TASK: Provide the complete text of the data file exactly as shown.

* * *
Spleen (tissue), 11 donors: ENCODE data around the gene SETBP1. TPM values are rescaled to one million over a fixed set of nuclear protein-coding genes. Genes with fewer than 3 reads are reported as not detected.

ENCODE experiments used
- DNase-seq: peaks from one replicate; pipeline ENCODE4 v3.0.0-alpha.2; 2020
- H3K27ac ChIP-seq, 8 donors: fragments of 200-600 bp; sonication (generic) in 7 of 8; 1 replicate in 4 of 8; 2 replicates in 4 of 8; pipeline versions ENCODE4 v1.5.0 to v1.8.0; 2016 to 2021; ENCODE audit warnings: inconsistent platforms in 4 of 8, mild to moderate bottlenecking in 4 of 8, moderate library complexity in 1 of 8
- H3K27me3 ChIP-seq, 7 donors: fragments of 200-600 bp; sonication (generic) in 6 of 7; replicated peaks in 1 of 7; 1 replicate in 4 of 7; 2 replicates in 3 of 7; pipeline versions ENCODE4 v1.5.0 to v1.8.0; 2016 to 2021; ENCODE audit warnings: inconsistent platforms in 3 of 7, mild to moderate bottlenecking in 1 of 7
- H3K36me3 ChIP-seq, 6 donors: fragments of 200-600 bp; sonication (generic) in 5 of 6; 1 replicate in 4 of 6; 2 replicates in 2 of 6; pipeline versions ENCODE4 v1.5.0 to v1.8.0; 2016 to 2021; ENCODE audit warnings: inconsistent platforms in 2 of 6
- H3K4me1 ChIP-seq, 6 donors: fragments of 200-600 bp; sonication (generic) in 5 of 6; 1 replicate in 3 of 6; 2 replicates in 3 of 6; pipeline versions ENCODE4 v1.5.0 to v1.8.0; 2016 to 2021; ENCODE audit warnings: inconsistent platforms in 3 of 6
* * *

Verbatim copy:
Spleen (tissue), 11 donors: ENCODE data around the gene SETBP1. TPM values are rescaled to one million over a fixed set of nuclear protein-coding genes. Genes with fewer than 3 reads are reported as not detected.

ENCODE experiments used
- DNase-seq: peaks from one replicate; pipeline ENCODE4 v3.0.0-alpha.2; 2020
- H3K27ac ChIP-seq, 8 donors: fragments of 200-600 bp; sonication (generic) in 7 of 8; 1 replicate in 4 of 8; 2 replicates in 4 of 8; pipeline versions ENCODE4 v1.5.0 to v1.8.0; 2016 to 2021; ENCODE audit warnings: inconsistent platforms in 4 of 8, mild to moderate bottlenecking in 4 of 8, moderate library complexity in 1 of 8
- H3K27me3 ChIP-seq, 7 donors: fragments of 200-600 bp; sonication (generic) in 6 of 7; replicated peaks in 1 of 7; 1 replicate in 4 of 7; 2 replicates in 3 of 7; pipeline versions ENCODE4 v1.5.0 to v1.8.0; 2016 to 2021; ENCODE audit warnings: inconsistent platforms in 3 of 7, mild to moderate bottlenecking in 1 of 7
- H3K36me3 ChIP-seq, 6 donors: fragments of 200-600 bp; sonication (generic) in 5 of 6; 1 replicate in 4 of 6; 2 replicates in 2 of 6; pipeline versions ENCODE4 v1.5.0 to v1.8.0; 2016 to 2021; ENCODE audit warnings: inconsistent platforms in 2 of 6
- H3K4me1 ChIP-seq, 6 donors: fragments of 200-600 bp; sonication (generic) in 5 of 6; 1 replicate in 3 of 6; 2 replicates in 3 of 6; pipeline versions ENCODE4 v1.5.0 to v1.8.0; 2016 to 2021; ENCODE audit warnings: inconsistent platforms in 3 of 6